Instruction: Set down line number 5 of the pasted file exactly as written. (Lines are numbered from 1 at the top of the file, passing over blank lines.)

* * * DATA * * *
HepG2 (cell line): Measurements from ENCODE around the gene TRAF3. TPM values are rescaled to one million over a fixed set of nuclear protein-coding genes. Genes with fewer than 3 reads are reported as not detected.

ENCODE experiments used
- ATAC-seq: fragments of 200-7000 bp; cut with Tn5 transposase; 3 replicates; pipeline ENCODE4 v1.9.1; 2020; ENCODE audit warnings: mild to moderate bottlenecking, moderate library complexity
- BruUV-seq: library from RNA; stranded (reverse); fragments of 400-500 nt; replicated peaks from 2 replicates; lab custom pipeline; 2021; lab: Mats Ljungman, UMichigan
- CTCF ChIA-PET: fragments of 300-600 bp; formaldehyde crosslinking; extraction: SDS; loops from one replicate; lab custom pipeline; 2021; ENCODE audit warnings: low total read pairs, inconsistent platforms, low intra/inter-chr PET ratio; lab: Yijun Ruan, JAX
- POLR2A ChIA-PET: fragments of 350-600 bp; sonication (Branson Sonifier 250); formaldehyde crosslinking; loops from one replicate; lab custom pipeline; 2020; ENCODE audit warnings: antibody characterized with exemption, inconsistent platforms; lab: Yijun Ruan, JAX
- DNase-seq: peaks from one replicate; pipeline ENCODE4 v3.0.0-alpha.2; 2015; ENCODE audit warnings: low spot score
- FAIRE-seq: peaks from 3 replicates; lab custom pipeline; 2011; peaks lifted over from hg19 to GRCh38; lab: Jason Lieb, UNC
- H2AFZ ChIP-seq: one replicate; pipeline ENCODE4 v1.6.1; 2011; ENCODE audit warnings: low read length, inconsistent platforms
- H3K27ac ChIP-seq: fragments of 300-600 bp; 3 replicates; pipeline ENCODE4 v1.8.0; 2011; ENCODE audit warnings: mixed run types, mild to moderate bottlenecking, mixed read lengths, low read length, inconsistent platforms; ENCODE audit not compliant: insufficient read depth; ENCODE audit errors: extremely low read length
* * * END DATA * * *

- CTCF ChIA-PET: fragments of 300-600 bp; formaldehyde crosslinking; extraction: SDS; loops from one replicate; lab custom pipeline; 2021; ENCODE audit warnings: low total read pairs, inconsistent platforms, low intra/inter-chr PET ratio; lab: Yijun Ruan, JAX